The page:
• Repeating the analysis excluding any cross-over studies with a washout period of less than one week.

Acknowledgements

  • We wish to thank the referees for their comments and feedback during the preparation of this protocol.

Appendices

Appendix 1. Electronic search strategies

DatabaseSearch terms
CENTRAL
  1. dialysis:ti,ab,kw

  2. (hemodialysis or haemodialysis):ti,ab,kw

  3. (hemodiafiltration or haemodiafiltration):ti,ab,kw

  4. (hemofiltration or haemofiltration):ti,ab,kw

  5. ultrafiltration:ti,ab,kw

  6. {or #1-#5}

  7. (dialysis next solution*):ti,ab,kw

  8. (dialysis next fluid*):ti,ab,kw

  9. dialysate*:ti,ab,kw

  10. {or #7-#9}

  11. sodium:ti,ab,kw

  12. {and #6, #11}

  13. {and #10-#11}

  14. {or #12-#13}

MEDLINE
  1. Renal Dialysis/

  2. exp Ultrafiltration/

  3. dialysis.tw.

  4. (hemodialysis or haemodialysis).tw.

  5. (hemodiafiltration or haemodiafiltration).tw.

  6. (hemofiltration or haemofiltration).tw.

  7. ultrafiltration.tw.

  8. or/1-7

  9. exp dialysis solutions/

  10. dialysate*.tw.

  11. dialysis solution*.tw.

  12. dialysis fluid*.tw.

  13. or/9-12

  14. Sodium/

  15. (sodium adj5 (concentration* or level or levels or load or loading)).tw.

  16. (sodium adj5 (low* or reduc* or decreas* or high* or increas* or alter*)).tw.

  17. (sodium adj5 (profil* or ramp* or model*)).tw.

  18. or/14-17

  19. and/13,18

  20. and/8,18

  21. or/19-20

EMBASE
  1. Hemodialysis/

  2. Hemofiltration/

  3. Hemodiafiltration/

  4. Dialysis/

  5. Ultrafiltration/

  6. (hemodialysis or haemodialysis).tw.

  7. (hemofiltration or haemofiltration).tw.

  8. (hemodiafiltration or haemodiafiltration).tw.

  9. dialysis.tw.

  10. ultrafiltration.tw.

  11. or/1-10

  12. Hemodialysis Fluid/

  13. Dialysate/

  14. dialysate*.tw.

  15. dialysis solution*.tw.

  16. dialysis fluid*.tw.

  17. or/12-16

  18. Sodium/

  19. Sodium Balance/

  20. Sodium Load/

  21. (sodium adj5 (concentration* or level or levels or load or loading)).tw.

  22. (sodium adj5 (low* or reduc* or decreas* or high* or increas* or alter*)).tw.

  23. (sodium adj5 (profil* or ramp* or model*)).tw.

  24. or/18-23

  25. and/17,24

  26. and/11,24

  27. or/25-26

Appendix 2. Risk of bias assessment tool

Potential source of bias Assessment criteria

Random sequence generation

Selection bias (biased allocation to interventions) due to inadequate generation of a randomised sequence

Low risk of bias: Random number table; computer random number generator; coin tossing; shuffling cards or envelopes; throwing dice; drawing of lots; minimization (minimization may be implemented without a random element, and this is considered to be equivalent to being random).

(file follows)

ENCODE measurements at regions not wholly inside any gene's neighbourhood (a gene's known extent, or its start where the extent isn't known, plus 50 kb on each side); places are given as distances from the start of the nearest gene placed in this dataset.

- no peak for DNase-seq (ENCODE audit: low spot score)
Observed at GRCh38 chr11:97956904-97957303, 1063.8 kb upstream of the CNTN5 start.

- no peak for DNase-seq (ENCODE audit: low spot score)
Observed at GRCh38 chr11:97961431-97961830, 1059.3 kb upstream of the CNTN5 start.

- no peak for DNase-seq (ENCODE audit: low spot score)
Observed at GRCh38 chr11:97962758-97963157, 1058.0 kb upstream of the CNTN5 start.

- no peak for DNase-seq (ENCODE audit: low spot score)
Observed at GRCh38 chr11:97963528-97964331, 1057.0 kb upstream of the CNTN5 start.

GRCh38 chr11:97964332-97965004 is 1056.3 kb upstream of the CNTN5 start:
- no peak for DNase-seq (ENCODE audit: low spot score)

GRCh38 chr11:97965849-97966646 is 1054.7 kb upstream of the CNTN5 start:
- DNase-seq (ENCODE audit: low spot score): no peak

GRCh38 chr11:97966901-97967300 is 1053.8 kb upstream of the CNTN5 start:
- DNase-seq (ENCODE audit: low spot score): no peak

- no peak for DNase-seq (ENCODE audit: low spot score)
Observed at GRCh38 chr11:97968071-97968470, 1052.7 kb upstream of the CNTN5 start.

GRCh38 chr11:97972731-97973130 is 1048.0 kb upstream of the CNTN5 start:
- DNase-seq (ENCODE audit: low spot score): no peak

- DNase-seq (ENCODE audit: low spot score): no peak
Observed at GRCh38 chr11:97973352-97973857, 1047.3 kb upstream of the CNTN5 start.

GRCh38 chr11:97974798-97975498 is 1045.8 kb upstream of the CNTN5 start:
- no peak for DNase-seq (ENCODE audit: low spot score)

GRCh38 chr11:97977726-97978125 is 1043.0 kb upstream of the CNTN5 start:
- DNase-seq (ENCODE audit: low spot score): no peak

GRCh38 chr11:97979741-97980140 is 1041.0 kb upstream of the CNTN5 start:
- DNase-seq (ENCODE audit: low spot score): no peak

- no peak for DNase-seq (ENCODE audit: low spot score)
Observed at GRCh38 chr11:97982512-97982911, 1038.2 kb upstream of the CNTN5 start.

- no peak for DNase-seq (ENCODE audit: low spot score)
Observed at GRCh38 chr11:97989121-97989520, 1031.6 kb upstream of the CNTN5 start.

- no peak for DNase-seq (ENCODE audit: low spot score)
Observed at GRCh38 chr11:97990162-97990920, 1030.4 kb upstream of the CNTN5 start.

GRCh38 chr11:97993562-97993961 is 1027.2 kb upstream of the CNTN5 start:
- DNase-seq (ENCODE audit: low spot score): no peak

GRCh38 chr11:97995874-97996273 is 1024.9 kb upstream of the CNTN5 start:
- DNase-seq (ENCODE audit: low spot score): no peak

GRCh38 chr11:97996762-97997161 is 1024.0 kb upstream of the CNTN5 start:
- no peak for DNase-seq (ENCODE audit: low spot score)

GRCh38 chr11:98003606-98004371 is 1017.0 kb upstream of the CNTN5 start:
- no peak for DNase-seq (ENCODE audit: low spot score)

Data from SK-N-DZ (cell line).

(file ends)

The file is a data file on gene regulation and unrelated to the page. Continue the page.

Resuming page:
High risk of bias: Sequence generated by odd or even date of birth; date (or day) of admission; sequence generated by hospital or clinic record number; allocation by judgement of the clinician; by preference of the participant; based on the results of a laboratory test or a series of tests; by availability of the intervention.
Unclear: Insufficient information about the sequence generation process to permit judgement.

Allocation concealment

Selection bias (biased allocation to interventions) due to inadequate concealment of allocations prior to assignment

Low risk of bias: Randomisation method described that would not allow investigator/participant to know or influence intervention group before eligible participant entered in the study (e.g. central allocation, including telephone, web-based, and pharmacy-controlled, randomisation; sequentially numbered drug containers of identical appearance; sequentially numbered, opaque, sealed envelopes).
High risk of bias: Using an open random allocation schedule (e.g. a list of random numbers); assignment envelopes were used without appropriate safeguards (e.g. if envelopes were unsealed or non-opaque or not sequentially numbered); alternation or rotation; date of birth; case record number; any other explicitly unconcealed procedure.
Unclear: Randomisation stated but no information on method used is available.

Blinding of participants and personnel

Performance bias due to knowledge of the allocated interventions by participants and personnel during the study

Low risk of bias: No blinding or incomplete blinding, but the review authors judge that the outcome is not likely to be influenced by lack of blinding; blinding of participants and key study personnel ensured, and unlikely that the blinding could have been broken.